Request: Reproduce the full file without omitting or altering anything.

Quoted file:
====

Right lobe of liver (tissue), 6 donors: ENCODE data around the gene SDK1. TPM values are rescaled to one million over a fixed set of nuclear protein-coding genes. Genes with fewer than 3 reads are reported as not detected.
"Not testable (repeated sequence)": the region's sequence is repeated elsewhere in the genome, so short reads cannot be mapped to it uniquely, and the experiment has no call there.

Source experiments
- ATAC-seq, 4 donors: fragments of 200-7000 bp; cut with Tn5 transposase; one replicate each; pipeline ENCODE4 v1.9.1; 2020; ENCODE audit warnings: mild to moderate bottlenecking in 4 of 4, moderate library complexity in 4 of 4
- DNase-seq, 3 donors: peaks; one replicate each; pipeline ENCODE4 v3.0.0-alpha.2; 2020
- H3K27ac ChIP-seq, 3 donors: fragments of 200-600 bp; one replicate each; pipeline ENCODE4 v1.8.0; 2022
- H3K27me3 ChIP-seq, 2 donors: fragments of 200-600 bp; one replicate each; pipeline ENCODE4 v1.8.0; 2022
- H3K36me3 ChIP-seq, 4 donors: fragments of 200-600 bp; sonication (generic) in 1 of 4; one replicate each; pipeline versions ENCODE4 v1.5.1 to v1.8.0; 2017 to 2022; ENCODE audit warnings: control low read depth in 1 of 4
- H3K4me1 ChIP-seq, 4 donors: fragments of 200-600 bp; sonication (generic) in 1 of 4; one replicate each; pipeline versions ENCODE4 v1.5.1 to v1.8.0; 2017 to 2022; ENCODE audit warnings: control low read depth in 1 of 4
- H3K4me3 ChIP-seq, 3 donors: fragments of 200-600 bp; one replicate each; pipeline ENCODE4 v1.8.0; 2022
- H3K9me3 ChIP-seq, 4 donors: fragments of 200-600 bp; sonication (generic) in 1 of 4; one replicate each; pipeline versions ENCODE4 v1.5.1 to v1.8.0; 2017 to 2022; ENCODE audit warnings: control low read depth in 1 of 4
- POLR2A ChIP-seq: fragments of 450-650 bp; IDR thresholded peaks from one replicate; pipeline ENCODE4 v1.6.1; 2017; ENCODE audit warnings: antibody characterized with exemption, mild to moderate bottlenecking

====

Right lobe of liver (tissue), 6 donors: ENCODE data around the gene SDK1. TPM values are rescaled to one million over a fixed set of nuclear protein-coding genes. Genes with fewer than 3 reads are reported as not detected.
"Not testable (repeated sequence)": the region's sequence is repeated elsewhere in the genome, so short reads cannot be mapped to it uniquely, and the experiment has no call there.

Source experiments
- ATAC-seq, 4 donors: fragments of 200-7000 bp; cut with Tn5 transposase; one replicate each; pipeline ENCODE4 v1.9.1; 2020; ENCODE audit warnings: mild to moderate bottlenecking in 4 of 4, moderate library complexity in 4 of 4
- DNase-seq, 3 donors: peaks; one replicate each; pipeline ENCODE4 v3.0.0-alpha.2; 2020
- H3K27ac ChIP-seq, 3 donors: fragments of 200-600 bp; one replicate each; pipeline ENCODE4 v1.8.0; 2022
- H3K27me3 ChIP-seq, 2 donors: fragments of 200-600 bp; one replicate each; pipeline ENCODE4 v1.8.0; 2022
- H3K36me3 ChIP-seq, 4 donors: fragments of 200-600 bp; sonication (generic) in 1 of 4; one replicate each; pipeline versions ENCODE4 v1.5.1 to v1.8.0; 2017 to 2022; ENCODE audit warnings: control low read depth in 1 of 4
- H3K4me1 ChIP-seq, 4 donors: fragments of 200-600 bp; sonication (generic) in 1 of 4; one replicate each; pipeline versions ENCODE4 v1.5.1 to v1.8.0; 2017 to 2022; ENCODE audit warnings: control low read depth in 1 of 4
- H3K4me3 ChIP-seq, 3 donors: fragments of 200-600 bp; one replicate each; pipeline ENCODE4 v1.8.0; 2022
- H3K9me3 ChIP-seq, 4 donors: fragments of 200-600 bp; sonication (generic) in 1 of 4; one replicate each; pipeline versions ENCODE4 v1.5.1 to v1.8.0; 2017 to 2022; ENCODE audit warnings: control low read depth in 1 of 4
- POLR2A ChIP-seq: fragments of 450-650 bp; IDR thresholded peaks from one replicate; pipeline ENCODE4 v1.6.1; 2017; ENCODE audit warnings: antibody characterized with exemption, mild to moderate bottlenecking